Backup singers live in a world that lies just beyond the spotlight. Their voices bring harmony to the biggest bands in popular music, but we've had no idea who these singers are or what lives they lead, until now.
This candid New York love story explores the chaotic 40-year marriage of famed boxing painter Ushio Shinohara and his wife, Noriko. Anxious to shed her role as her overbearing husband's assistant, Noriko finds an identity of her own.
Notorious killer whale Tilikum is responsible for the deaths of three individuals, including a top killer whale trainer. Blackfish shows the sometimes devastating consequences of keeping ... See full summary »
A documentary which challenges former Indonesian death-squad leaders to reenact their mass-killings in whichever cinematic genres they wish, including classic Hollywood crime scenarios and lavish musical numbers.
A documentary that follows a billionaire couple as they begin construction on a mansion inspired by Versailles. During the next two years, their empire, fueled by the real estate bubble and cheap money, falters due to the economic crisis.
Using state-of-the-art equipment, a group of activists, led by renowned dolphin trainer Ric O'Barry, infiltrate a cove near Taijii, Japan to expose both a shocking instance of animal abuse and a serious threat to human health.
The backup singer exists in a strange place in the pop music world; they are always in the shadow of the feature artists even when they are in front of them in concert while they provide a vital foundation for the music. Through interviews with veterans and concert footage, the history of these predominately African-American singers is explored through the rock era. Furthermore, special focus is given to special stand outs who endeavored to make a living in the art burdened with a low profile and more personal career frustrations, especially those who faced the very different challenge of singing in the spotlight themselves. Written by
Kenneth Chisholm (firstname.lastname@example.org)
This movie is not well researched. Straight to the point, Darlene Love did not sing the Da Doo Ron Ron nor did she sing background on it. She did not sing background for any Crystal song. Her credits are "He's A Rebel" and "He's Sure The Boy I Love". That is it. La La Brooks is the one and only original singer of the DDRR. La La's management contacted Morgan Neville and informed him of this. Morgan Neville apologized to La La Brooks. He feels Darlene pulled one on him and is further annoyed that he had to pay for the rights to the DDRR. Phil Spector has stated twice in 2012 and 2013 that Darlene had nothing to do with the DDRR. At the time of the DDRR being produced, Darlene Love was at home tending to her first born son. The background singers to the DDRR are Cher, Fanita James and Gracia Nitzsche.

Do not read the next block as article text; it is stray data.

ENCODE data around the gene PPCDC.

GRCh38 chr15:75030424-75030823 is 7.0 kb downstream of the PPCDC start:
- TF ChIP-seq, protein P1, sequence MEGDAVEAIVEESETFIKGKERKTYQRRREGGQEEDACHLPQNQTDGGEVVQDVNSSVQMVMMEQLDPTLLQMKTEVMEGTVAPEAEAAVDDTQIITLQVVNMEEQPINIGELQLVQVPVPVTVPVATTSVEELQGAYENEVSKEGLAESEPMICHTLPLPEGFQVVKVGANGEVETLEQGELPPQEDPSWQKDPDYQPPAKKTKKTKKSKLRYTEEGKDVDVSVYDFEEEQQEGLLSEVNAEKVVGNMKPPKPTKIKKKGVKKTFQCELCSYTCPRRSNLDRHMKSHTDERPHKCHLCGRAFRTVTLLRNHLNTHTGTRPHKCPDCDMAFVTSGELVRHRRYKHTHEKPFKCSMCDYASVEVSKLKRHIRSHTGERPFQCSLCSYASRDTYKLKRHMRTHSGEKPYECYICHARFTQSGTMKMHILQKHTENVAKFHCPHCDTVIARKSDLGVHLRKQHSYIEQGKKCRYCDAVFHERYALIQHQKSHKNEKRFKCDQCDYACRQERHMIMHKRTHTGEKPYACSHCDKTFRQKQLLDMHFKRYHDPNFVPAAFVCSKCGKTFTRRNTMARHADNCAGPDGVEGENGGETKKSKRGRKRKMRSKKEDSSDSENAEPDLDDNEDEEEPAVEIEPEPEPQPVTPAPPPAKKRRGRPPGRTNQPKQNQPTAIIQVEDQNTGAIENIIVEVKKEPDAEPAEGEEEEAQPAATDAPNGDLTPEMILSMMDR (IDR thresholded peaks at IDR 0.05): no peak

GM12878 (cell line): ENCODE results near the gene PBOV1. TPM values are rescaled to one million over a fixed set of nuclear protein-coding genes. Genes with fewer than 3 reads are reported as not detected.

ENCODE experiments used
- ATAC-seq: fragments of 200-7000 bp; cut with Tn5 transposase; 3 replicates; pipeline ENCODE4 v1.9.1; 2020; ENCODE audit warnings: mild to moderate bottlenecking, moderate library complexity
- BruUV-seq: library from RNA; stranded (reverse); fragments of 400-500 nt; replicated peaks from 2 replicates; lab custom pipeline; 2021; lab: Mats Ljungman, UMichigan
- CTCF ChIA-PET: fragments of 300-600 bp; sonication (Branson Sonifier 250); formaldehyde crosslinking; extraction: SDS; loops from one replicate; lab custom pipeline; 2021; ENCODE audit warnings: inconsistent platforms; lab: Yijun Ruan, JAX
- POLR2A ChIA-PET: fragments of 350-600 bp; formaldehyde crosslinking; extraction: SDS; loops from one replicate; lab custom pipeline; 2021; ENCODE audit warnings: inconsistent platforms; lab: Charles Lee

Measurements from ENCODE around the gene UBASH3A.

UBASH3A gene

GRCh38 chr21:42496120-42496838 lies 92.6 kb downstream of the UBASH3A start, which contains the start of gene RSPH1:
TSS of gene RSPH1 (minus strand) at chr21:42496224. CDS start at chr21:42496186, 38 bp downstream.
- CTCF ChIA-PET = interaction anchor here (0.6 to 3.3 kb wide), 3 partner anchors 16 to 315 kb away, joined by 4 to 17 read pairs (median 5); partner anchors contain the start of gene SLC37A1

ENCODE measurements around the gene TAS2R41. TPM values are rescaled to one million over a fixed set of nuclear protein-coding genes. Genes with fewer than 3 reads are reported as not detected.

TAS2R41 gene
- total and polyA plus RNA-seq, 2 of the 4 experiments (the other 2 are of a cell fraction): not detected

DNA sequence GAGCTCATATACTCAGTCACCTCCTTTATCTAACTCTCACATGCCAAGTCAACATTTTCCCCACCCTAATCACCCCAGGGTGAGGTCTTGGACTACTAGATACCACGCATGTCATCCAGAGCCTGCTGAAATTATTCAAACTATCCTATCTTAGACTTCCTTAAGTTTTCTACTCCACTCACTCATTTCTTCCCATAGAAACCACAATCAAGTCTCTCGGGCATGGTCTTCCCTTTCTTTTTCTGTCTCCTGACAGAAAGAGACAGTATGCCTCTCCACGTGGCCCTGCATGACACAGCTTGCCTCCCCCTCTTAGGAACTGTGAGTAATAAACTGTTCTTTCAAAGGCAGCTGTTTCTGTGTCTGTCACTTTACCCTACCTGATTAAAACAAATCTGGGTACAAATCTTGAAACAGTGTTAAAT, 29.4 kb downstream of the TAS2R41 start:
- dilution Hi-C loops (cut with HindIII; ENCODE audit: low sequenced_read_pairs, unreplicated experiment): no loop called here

I forgot to mention that Darlene Love and The Blossoms take credit for singing background on the Shoop, Shoop Song in this movie. This is not true. The hit song, SSS, was sung by Betty Everett and The Opals were the background singers. The record was produced by VJ Records of Chicago. The Blossoms sang background on Merry Clayton's version of the SSS, and this record was a flop. The Blossoms sang background on Aretha Franklin's cover of the SSS on Shindig. No record was produced for this.
Further the name of the group - is The Blossoms. It is not Darlene Love and The Blossoms. The Blossoms were created by Fanita (Edwards) James in 1954. Darlene didn't come along until the year 1958.
3 of 4 people found this review helpful.
Was this review helpful to you?